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I’ve just been noticing Thinker – nearly 9 – skirting the truth instinctively, unnecessarily, & easily. He covers well, gives that blank what could you possibly mean stare, and generally frustrates my every attempt at getting to the bottom of whatever pickle we find ourselves in. Mostly I feeling like we are part of some sort of sociological parenting experiment. What ought we to do? Let him get away with it to save face occasionally? Confront him each and every time and press for 100 % honesty? Pretend we are stupid? I hate the idea that I know he is not being honest and that we have no way to break the boundary between us like two young children shouting no I didn’t, yes you did, is not, is too. At times, I walk away in frustration.

The art of exacting truth seems like a slippery slope. I hate to be too harsh, shame him or cause him to think he isn’t anything but lovable just as he is. Of course, most of the time he is avoiding truth telling (we are dealing with very many outright lies, if you know what I mean) he is anxious about what will happen next. Will he be in trouble for staying on the computer past time, for being too harsh with a much younger sibling, for not pulling out the troubling homework until very late in the week it is due? Will he? Of course he knows the answer. It is a pain avoidance strategy. I’d like to spare him, but growing up is painful. Doing hard homework is painful, asking for help can be painful when you’ve been very competent with your spelling up til now. Losing computer after dinner can be painful, but if you spent over your time earlier in the day… you see how this works & so does he. He is doing what children doing, pushing up against the boundary.

It isn’t just pain avoidance though. I see him acting in social situations – Julie mentioned this earlier in the week – I sense he is putting this on to feel more loved, more valuable, more important. If we don’t confront it then he will have learned that he should fake it till he makes it, at home and elsewhere. On the other hand, he has to find his way in the world of peers and in the world of other grown ups – our kids own certain grown ups and never, ever are anything but their true real selves with them. These grown ups know who they are and have seen the very, very best and worst of our darling brood – other grown-ups, especially to Thinker, are a challenge. He senses they have an interest in him as belonging to Matt and me. And he hates that feeling. He really hates it. Good thing he is one generation removed from being a clergy offspring. He’d have needed to be paid to speak to people at coffee hour (true story) This same sense may also be why I blog about him less than my littler kids. But that’s a whole other post in defense of the good sense of mommy bloggers. Maybe later in the week?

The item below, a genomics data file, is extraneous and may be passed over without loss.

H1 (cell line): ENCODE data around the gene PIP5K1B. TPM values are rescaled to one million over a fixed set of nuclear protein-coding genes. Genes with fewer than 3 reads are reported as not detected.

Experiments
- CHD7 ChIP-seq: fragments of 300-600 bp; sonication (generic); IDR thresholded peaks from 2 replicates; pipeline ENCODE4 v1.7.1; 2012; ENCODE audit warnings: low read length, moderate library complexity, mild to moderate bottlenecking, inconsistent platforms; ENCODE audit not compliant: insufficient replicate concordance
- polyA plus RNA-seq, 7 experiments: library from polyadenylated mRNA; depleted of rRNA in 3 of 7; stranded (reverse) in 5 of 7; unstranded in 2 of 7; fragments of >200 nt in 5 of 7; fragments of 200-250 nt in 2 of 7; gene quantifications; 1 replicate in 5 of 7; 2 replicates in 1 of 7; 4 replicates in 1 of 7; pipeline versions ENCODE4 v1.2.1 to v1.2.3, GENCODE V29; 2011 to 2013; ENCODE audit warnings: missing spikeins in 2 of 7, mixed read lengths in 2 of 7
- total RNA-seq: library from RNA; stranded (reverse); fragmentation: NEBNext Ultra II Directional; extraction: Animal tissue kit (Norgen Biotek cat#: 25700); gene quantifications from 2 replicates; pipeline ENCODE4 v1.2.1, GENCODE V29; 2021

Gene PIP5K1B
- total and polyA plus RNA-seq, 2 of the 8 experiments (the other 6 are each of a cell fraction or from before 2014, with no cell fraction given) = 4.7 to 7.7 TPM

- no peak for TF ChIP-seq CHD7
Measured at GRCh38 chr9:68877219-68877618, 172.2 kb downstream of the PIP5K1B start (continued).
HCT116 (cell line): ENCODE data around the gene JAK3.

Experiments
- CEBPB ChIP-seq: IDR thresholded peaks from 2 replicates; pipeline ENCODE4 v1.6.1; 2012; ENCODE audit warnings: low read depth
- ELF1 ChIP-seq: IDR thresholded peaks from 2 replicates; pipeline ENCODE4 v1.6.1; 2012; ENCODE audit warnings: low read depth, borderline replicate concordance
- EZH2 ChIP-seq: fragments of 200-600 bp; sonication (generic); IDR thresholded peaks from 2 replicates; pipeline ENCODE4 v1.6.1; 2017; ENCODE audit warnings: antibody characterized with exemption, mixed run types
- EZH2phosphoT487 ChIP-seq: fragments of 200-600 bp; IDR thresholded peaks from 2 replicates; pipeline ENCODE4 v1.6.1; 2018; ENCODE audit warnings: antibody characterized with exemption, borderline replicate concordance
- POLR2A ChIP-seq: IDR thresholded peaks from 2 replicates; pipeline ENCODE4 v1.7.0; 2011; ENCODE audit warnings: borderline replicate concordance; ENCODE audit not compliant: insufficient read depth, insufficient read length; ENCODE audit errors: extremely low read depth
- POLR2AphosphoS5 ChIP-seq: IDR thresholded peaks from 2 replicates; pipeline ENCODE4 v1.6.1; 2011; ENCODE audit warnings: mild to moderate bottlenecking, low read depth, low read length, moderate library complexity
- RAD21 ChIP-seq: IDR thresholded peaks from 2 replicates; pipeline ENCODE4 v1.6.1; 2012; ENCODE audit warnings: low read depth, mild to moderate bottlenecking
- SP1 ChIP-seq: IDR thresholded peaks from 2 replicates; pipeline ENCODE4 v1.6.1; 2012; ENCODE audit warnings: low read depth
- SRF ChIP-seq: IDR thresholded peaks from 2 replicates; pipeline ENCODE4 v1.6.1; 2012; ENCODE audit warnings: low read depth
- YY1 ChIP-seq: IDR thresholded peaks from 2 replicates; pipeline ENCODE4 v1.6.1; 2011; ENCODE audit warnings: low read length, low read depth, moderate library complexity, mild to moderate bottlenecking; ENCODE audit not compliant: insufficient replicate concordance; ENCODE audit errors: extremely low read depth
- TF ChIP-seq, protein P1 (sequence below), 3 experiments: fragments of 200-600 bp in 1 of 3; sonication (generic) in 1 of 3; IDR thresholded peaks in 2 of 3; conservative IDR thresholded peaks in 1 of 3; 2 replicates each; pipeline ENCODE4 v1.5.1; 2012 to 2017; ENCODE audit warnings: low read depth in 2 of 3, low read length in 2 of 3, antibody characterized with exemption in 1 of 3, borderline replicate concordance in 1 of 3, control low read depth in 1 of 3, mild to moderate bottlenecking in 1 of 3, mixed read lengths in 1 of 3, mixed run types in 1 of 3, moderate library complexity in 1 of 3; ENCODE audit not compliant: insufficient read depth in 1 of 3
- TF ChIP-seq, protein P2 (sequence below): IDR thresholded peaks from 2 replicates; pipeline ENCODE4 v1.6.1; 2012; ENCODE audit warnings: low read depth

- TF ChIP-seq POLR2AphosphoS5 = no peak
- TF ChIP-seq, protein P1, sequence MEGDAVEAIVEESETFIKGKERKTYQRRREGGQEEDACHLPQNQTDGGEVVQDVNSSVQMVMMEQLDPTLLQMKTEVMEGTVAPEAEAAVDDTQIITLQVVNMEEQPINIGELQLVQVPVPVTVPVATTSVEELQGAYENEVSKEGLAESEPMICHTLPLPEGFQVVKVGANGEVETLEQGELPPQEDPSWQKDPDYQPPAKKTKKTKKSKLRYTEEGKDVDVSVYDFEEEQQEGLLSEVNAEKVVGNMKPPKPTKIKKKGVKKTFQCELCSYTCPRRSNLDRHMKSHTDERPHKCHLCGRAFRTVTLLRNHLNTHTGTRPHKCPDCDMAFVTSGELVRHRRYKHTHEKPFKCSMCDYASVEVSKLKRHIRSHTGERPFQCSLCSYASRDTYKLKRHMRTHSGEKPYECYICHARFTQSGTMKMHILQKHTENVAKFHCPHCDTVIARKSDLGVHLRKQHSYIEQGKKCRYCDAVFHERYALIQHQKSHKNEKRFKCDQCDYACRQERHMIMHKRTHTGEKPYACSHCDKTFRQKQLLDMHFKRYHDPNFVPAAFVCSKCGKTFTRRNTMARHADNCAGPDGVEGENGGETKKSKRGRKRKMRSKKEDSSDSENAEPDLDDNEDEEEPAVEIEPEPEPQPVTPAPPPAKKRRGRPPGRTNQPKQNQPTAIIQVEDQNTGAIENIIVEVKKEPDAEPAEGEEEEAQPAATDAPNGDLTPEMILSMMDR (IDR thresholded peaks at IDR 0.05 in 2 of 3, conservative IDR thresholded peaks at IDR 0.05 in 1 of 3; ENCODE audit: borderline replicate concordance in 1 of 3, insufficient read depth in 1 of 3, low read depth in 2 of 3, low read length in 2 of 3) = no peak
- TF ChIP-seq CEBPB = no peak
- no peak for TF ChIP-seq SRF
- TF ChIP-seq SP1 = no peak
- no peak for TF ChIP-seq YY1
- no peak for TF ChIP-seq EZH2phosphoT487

Lastly, I hate to start compromising about the truth as we head towards adolescence. A very nice friend of mine pointed out that 9 is half of 18. Thanks, I’m not nervous at all. I think of adolescence as a time best survived by all parties with compassion, patience, humor and mutual respect. Honesty is sort of a pre-condition to all of that isn’t it?